A molecule that helps cancer cells evade programmed self-destruction, an internal source of death, might also help malignant cells hide from the immune system, an external source of death.
A new study by researchers at The Ohio State University Comprehensive Cancer Center – Arthur G. James Cancer Hospital and Richard J. Solove Research Institute (OSUCCC – James) shows that a molecule called nuclear factor kappa B (NF-kB) helps cancer cells by suppressing the immune system’s ability to detect and destroy them.
The molecule regulates genes that suppress immune surveillance mechanisms, including the production of cells that inhibit the immune response.
The research suggests that immune therapy for cancer might be more effective if combined with drugs that inhibit NF-kB. They also provide new details about how interactions between cancer cells and noncancer cells assist tumor growth.
The findings are published in the journal Cell Reports.
“We’ve long known that NF-kB promotes cancer development by subverting apoptosis, an internal safety mechanism that otherwise would cause cancer cells to self-destruct,” says principal investigator Denis Guttridge, PhD, professor of molecular virology, immunology and medical genetics and of molecular and cellular biochemistry.
“This study shows that NF-kB might coordinate a network of immune-suppressor genes whose products enable tumor cells to evade adaptive immunity,” he adds. “Therefore, inhibiting NF-kB will might make tumor cells more vulnerable to elimination by the immune system.”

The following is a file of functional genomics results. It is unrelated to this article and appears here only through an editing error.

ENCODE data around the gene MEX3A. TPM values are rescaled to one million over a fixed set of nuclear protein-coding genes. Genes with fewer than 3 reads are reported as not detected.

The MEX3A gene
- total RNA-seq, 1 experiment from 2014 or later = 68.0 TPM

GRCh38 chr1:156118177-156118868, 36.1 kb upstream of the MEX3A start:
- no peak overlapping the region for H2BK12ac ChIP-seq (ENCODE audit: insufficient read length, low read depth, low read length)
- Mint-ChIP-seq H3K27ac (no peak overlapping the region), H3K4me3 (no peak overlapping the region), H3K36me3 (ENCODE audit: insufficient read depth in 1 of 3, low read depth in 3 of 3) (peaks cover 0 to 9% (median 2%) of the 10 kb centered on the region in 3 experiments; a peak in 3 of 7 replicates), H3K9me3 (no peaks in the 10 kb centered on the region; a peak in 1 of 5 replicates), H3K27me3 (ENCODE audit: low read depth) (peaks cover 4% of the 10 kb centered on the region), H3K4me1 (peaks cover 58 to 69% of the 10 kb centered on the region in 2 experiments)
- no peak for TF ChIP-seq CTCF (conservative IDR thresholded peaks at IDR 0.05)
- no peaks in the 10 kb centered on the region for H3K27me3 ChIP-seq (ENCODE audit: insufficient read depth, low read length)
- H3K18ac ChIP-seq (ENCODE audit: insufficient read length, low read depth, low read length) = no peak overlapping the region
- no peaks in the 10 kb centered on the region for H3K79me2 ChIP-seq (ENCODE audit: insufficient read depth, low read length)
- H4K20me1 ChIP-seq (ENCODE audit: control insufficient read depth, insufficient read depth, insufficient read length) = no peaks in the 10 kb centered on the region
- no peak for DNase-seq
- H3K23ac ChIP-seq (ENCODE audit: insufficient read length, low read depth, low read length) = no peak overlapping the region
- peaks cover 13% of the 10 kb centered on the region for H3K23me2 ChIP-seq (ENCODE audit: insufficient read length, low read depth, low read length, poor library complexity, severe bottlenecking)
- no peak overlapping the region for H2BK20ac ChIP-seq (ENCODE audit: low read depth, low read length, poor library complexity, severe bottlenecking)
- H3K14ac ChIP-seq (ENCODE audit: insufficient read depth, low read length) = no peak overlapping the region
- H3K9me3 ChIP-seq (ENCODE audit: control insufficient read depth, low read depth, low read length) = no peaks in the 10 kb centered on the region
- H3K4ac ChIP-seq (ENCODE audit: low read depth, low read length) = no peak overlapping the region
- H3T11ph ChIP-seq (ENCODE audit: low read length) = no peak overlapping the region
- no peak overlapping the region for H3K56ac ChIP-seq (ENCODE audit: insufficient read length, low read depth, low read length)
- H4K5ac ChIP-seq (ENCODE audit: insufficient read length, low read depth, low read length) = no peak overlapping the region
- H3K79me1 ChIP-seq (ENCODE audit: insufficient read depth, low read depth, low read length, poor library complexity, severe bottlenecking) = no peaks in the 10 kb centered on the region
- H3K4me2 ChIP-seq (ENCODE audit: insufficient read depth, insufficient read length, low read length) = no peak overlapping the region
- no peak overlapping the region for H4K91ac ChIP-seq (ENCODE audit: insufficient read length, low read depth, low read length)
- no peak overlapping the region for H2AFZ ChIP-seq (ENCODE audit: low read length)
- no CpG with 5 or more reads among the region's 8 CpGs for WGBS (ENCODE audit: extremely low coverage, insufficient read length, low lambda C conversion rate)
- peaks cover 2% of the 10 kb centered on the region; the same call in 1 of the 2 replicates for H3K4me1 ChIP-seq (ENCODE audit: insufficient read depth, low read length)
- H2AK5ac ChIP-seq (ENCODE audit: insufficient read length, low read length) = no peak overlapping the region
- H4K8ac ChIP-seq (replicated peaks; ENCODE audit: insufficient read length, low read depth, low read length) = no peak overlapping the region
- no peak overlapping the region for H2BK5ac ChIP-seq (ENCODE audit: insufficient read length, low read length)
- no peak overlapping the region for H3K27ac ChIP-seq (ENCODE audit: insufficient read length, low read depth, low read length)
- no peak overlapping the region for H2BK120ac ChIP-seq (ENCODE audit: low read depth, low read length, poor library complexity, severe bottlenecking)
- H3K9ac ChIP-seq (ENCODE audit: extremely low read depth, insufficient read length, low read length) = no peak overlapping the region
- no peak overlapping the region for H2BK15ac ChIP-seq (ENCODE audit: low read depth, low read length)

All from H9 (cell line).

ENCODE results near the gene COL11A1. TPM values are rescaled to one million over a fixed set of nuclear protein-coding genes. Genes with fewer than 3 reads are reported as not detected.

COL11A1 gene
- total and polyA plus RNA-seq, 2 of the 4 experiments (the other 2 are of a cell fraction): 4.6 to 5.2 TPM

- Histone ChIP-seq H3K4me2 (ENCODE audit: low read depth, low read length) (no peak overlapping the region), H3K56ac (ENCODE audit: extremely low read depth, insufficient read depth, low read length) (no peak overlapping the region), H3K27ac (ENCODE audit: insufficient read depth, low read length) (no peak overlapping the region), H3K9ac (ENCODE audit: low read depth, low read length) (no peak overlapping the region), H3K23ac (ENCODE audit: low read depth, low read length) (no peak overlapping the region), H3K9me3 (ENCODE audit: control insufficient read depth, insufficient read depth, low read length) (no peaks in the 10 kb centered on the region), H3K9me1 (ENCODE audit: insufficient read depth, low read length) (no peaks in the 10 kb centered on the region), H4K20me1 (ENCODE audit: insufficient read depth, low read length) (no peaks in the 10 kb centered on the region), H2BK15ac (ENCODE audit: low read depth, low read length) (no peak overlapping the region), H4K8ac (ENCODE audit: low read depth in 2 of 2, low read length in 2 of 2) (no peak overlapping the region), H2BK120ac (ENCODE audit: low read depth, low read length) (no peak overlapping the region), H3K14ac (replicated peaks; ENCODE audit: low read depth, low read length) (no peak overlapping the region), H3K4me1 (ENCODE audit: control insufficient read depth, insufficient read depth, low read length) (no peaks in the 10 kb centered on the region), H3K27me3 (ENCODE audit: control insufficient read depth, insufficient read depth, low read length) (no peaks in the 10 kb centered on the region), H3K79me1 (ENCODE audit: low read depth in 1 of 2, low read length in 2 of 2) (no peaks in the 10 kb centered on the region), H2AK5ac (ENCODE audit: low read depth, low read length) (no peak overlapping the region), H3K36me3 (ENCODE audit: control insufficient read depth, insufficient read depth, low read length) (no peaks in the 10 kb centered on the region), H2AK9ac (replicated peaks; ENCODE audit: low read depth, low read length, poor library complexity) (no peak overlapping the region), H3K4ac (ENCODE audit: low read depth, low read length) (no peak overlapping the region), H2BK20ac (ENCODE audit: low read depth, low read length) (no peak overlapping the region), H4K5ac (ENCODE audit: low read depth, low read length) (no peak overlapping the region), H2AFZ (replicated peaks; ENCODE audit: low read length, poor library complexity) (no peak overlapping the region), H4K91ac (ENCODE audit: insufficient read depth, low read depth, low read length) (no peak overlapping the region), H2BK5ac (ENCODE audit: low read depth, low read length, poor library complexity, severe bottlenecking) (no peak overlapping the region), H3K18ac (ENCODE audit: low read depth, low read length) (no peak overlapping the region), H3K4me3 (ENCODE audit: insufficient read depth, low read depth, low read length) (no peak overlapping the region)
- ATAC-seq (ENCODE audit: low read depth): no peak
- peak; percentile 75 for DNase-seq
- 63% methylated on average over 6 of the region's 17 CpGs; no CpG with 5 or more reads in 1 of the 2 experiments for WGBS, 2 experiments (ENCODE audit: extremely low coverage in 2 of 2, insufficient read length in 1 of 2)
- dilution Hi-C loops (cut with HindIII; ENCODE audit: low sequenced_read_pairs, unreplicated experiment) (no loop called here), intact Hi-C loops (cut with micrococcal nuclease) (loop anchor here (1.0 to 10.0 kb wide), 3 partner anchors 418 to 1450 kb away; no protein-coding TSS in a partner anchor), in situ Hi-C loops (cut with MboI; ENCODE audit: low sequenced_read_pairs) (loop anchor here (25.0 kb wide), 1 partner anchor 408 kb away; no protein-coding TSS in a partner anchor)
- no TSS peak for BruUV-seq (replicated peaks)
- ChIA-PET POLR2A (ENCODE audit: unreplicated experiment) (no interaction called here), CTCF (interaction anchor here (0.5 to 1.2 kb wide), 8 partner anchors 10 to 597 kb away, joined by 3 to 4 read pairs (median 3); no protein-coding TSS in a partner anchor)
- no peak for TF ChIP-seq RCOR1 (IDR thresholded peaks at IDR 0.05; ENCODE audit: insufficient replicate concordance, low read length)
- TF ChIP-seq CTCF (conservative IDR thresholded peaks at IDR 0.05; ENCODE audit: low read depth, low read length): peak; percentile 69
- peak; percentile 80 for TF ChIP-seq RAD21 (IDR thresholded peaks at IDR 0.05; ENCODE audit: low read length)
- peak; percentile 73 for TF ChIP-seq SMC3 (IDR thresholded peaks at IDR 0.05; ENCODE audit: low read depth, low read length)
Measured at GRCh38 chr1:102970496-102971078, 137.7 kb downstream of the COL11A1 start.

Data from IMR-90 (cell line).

A 2009 study by the same researchers showed that NF-kB helps normal cells in DNA repair, which may prevent them from harming the body. However, it is hard to understand why such a molecule might act differently in cancer cells, where NF-kB is typically always in an active state.
For this study, Guttridge, first author David J. Wang, who developed many of the study’s concepts, and their colleagues monitored NF-kB activity during tumor development using mouse embryonic fibroblasts and two mouse models. Key technical findings include:
During early tumor development, macrophages – innate immune cells – migrate into the tumor;
NF-kB enables cancer cells to survive the pro-apoptotic influence of tumor necrosis factor that is released by tumor infiltrating macrophages;
NF-kB may also regulate a number of genes related to immune suppression, particularly TGF-beta, IL-10, GM-CSF, G-CSF and VEGF.
In cancer cells with active NF-kB, shutting down TGF-beta expression removed its immune suppressive influence and delayed tumor growth, evidence that TGF-beta is a gene regulated by NF-kB that contributes to tumor development.
“Overall, our findings demonstrate that NF-kB might play a pivotal role in enabling cells to evade surveillance by both innate and adaptive immune cells,” Guttridge says.
Funding from the NIH/National Cancer Institute (grant CA140158) supported this research.
Other Ohio State researchers involved in this study were Nivedita M. Ratnam and John C. Byrd.